In America, 40 million adults suffer from anxiety and in the UK as many as 1 in 6 young adults suffer. As dog owners, we all like to think we have a special relationship with our dog and because of the dog's virtues, there are times in life we rely on them to help us cope - and they do. They adapt to what we need because they love unconditionally.
This morning we received a story in our inbox from a dog owner in Seattle named Jacqui Garofano about her rescue dog, Pudgy who needs your help.
Jacqui adopted her best friend Pudgy at an animal rescue in Florida. She says, "I reached out for a kindred spirit, and there he was. I read a description of him online, and could not resist taking a ride out to the animal shelter to meet him. It was love at first sight!"
Jacqui tells us Pudgy wasn't intended to be a service dog even though she has suffered from lifelong depression and crippling anxiety disorders, but at around the age of one, his natural abilities surfaced.
She says, "His natural 'people whisperer' abilities started to come out and he evolved into much more than I could have ever expected. From the beginning, I saw something special in him. He immediately made it his mission in life to help me. I remember the first time he came to my
"I remember the first time he came to my rescue and was surprised because up until that point, I had only seen Pudgy's lighter, very playful side. But he has a very serious facet to his personality as well, which enables him to instantly transform into a calm, stable force when I need him. It is almost like he sees the 'bat signal' and instantly transforms into a superhero, leaping across the room to be by my side. He's amazing."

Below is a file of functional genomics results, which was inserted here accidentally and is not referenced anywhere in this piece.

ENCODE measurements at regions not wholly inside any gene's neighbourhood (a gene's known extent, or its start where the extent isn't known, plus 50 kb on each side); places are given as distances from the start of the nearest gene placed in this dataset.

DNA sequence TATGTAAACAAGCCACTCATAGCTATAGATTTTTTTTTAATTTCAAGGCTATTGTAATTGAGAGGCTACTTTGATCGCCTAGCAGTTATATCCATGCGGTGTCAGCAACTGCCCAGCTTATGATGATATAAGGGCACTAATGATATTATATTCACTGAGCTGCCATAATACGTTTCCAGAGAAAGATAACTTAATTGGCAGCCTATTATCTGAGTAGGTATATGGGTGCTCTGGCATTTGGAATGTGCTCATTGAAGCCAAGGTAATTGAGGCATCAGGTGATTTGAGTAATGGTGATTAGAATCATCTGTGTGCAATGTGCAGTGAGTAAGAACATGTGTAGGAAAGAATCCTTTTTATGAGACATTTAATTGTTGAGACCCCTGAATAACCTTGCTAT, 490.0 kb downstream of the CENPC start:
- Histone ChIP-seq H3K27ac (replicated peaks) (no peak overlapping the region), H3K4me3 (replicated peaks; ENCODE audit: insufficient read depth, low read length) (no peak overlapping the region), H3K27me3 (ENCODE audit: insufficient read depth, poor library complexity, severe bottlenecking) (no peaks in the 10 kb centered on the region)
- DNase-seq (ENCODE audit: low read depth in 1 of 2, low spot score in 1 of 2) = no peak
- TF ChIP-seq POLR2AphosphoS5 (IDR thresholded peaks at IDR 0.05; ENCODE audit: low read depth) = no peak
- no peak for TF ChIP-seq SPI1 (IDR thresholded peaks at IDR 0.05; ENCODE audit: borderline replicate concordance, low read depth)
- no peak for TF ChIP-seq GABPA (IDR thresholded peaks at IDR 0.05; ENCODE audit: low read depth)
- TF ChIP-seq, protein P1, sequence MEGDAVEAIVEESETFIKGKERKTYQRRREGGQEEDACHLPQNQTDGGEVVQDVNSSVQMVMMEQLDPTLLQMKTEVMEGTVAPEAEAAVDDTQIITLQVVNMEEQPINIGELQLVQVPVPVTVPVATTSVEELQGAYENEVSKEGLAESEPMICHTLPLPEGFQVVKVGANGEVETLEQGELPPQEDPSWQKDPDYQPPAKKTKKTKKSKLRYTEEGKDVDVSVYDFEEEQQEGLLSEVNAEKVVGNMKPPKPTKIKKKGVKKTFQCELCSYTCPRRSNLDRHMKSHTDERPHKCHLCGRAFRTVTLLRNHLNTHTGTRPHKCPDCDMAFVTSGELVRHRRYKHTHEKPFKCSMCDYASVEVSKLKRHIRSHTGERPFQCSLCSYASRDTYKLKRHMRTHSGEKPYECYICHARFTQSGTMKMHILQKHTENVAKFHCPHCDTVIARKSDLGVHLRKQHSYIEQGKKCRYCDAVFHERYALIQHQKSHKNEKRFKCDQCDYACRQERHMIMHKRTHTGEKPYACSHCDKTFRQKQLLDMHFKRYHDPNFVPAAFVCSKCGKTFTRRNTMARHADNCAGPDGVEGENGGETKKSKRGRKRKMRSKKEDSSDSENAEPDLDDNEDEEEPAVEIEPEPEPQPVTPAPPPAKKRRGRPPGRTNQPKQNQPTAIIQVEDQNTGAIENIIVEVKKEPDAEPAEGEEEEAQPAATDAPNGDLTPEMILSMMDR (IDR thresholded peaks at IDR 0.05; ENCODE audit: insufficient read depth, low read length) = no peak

'I knew I could not lose him too'
In 2014, Jacqui lost both her mother and sister to cancer and she developed post-traumatic stress disorder (PTSD). She says, "Pudgy was the only one I could turn to. I had to rely on him more than ever, and he has never let me down."
Last year Jacqui noticed something was wrong with Pudgy. She says "In May he started to cough and breath heavily while sleeping. I took him to the veterinarian and was devastated when I learned that Pudgy had developed mitral and tricuspid valve heart disease, a progressive and life-threatening condition. I knew I could not lose him too.
"Determined that there must be a cure, I stayed up late for weeks after, scouring the Internet for information, and came upon a surgeon who travels the world performing open-heart surgery on dogs with a surprising 94% success rate. I am determined to get the surgery for my greatest friend. I owe him this after the lifetime of service he has given me. He's devoted his whole life to helping me, and now I have to return that favour."
Even to this day, despite his health problems, Pudgy never misses a beat.
Jacqui says, "He will jump up from a sound sleep to be by my side even when I try not to disturb him. Pudgy comes to my rescue without hesitation every time. That's why I have to save him."
Typically a private person, Jacqui is sharing Pudgy's story to try and help save him.
She says, "I decided to start a fundraising campaign a few months ago, stepping outside of my normally private nature to share our story with the world. It has not been easy. I was devastated after finding out the news about Pudgy. As he could no longer accompany me outside, I spent months alone in my apartment, leaving only to get his medicine or run an occasional errand. Since then, motivated by my love for Pudgy, I have started to break down many of my own psychological barriers, going out into the world to talk about our story and get people involved in our campaign. We've had a lot of success, raising more than $4,000 so far! We are continuing to work toward our goal."